Suratul Baqarah: Verses 104 - 105

(١٠٤) يَـٰٓأَيُّهَا ٱلَّذِينَ ءَامَنُواْ لَا تَقُولُواْ رَٲعِنَا وَقُولُواْ ٱنظُرۡنَا وَٱسمَعُواْ‌ۗ وَلِلكـٰفِرِينَ عَذَابٌ أَلِيمٌ

(١٠٥) مَّا يَوَدُّ ٱلَّذِينَ كَفَرُواْ مِنۡ أَهلِ ٱلكِتَـٰبِ وَلَا ٱلمُشرِكِينَ أَن يُنَزَّلَ عَلَيكُم مِّنۡ خَيرٍ۬ مِّن رَّبِّكُمۡ‌ۗ وَٱللَّهُ يَختَصُّ بِرَحمَتِهِۦ مَن يَشَآءُ‌ۚ وَٱللَّهُ ذُو ٱلفَضلِ ٱلعَظِيمِ

O you who believe! do not say, Have regard for us, and say, “Wait for us”; and listen; and for the unbelievers there is a painful chastisement (104).

Those who disbelieve from among the People of the Book do not like, nor do the poly-theists, that any good should be sent down to you from your Lord; and Allah chooses especially whom He pleases for His mercy, and Allah is the Lord of mighty grace (105).


Qur’an: O you who believe!: It is the first place in the Qur'an where the believers have been addressed in this way, “O you who believe!” This mode of address has been used in some eighty-five places in the Qur'an.1

Addressing the believers as “O you who believe!”, or describing them as “those who believe”, is a special distinction accorded to this ummah. Otherwise, the previous nations are variously described as “the people” (e.g., “the People of Nuh, and, “the People of Hud”; 'He said: 'O my people! have you considered if I have a clear proof from my Lord... ' ” [11: 88]); and “the dwellers” (e.g., the dwellers of Madyan”, “the dwellers of the Rass); and “the children (e.g., “the Children of Israel”, ''O Children of Israel!”). The epithet, “those who believe”, is, therefore, a mark of honour awarded to the believers of this ummah.

It appears from deep meditation of the Qur'an that the import of the words, “those who believe”, is somewhat differ­ent from that of the words, “the believers”. (For an example of the latter, see the verse:
and turn to Allah all of you, O be­lievers! [24:31]).

Allah says in the Qur'an:

Those who bear the throne and those around it celebrate the praise of their Lord and believe in Him and ask forgiveness for those who believe: “Our Lord! Thou embracest all things in mercy and knowledge, therefore grant forgiveness to those who turn (to Thee) and follow Thy way, and save them from the punishment of the hell. Our Lord! and make them enter the gardens of perpetuity which Thou hast promised to them and those who do good of their fathers and their wives and their offsprings, surely Thou are the Mighty, the Wise” (40:7-8).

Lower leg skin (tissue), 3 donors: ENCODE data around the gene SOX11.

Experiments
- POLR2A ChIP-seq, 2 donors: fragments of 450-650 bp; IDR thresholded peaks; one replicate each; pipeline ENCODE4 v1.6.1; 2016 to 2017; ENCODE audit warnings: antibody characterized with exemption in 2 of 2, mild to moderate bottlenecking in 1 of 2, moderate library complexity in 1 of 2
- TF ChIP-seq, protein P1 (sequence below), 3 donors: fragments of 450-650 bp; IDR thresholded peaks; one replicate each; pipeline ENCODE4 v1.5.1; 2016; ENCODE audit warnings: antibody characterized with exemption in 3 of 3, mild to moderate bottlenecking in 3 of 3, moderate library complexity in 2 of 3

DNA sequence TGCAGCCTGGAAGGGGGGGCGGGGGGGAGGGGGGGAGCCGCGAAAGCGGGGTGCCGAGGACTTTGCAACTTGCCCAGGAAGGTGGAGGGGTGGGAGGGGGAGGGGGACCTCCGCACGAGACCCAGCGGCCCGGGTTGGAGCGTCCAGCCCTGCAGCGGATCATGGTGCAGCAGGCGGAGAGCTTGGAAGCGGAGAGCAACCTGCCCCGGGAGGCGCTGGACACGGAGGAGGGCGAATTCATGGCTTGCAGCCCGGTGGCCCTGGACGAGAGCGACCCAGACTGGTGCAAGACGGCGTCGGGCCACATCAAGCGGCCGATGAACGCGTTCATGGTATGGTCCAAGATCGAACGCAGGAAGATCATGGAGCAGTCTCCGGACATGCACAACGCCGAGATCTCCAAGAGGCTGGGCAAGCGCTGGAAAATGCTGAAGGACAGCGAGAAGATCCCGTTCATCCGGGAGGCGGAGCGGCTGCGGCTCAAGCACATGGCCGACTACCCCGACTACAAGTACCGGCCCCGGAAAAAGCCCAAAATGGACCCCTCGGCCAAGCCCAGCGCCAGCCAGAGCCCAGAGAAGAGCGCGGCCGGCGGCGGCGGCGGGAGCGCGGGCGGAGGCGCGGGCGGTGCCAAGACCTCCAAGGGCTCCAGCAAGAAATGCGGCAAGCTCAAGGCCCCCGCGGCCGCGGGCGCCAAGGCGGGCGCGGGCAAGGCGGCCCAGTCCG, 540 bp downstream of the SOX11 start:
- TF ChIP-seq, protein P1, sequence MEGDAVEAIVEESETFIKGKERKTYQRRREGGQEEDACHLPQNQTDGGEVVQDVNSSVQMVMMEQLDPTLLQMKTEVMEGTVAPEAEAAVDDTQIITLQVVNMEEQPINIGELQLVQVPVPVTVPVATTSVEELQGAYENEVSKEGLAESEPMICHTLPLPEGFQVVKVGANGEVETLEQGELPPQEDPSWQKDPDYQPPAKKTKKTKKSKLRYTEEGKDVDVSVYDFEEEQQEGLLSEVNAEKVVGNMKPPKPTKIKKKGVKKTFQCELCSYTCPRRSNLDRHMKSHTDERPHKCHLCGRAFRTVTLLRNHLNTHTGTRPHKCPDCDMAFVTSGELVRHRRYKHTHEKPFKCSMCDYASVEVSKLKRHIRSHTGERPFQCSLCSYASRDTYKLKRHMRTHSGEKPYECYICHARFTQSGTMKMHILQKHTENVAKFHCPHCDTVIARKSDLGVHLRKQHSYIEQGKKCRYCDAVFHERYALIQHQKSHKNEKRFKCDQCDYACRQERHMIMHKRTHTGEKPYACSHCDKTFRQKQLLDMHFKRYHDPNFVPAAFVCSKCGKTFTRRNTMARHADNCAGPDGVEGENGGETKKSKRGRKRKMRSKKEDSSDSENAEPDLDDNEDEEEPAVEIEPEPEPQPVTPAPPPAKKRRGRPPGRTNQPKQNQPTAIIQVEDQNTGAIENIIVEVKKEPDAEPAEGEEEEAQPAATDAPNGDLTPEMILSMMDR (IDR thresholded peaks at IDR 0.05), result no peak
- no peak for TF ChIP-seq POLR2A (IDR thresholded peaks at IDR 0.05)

It shows that the angels and the bearers of the throne ask forgiveness for “those who believe”; then the same group has been referred to as “those who turn (to Thee) and follow Thy way”. (“turn” actually means, return.) The prayer continues to “make them (i.e., those who believe) enter the garden” and then joins to them the doers of good from among “their fathers and their wives and their offspring.”

If the epithet, “those who believe”, were to include all those who believed in the Apostle of Allah (S) irrespective of the quality of their belief, then it would have covered their fathers, wives and children as well (who do good); and there would have been no need to mention
them separately; all would have equally benefited from the prayer for those who believe.

Also, have a look at the verse:

And (as for) those who believe and their offspring follow them in faith, We will unite with them their offspring and We will not diminish to them aught of their work; every man is responsible for what he has wrought (52:21):

If the offspring who followed them in faith, were included in the epithet, “those who believe”, there would be no sense in saying that the offspring would be united with them.

Even if we were to say that the verse refers to the generation after generation of the believers, that every succeeding generation will be united to the preceding one (provided both believed in the Apostle of Allah - S), the meaning would not seem very proper in the context. If that were the import of the verse, then why this “uniting”?

Also, what purpose would be served by the sentence, “and We will not diminish to them aught of their work”? Such an inter­pretation may prove correct for one generation only, that is, the last one before the Day of Resurrection - that they would be united with the preceding generation. But nobody has suggested this meaning as it goes clearly against the context. What such an interpretation would boil down to is as follows: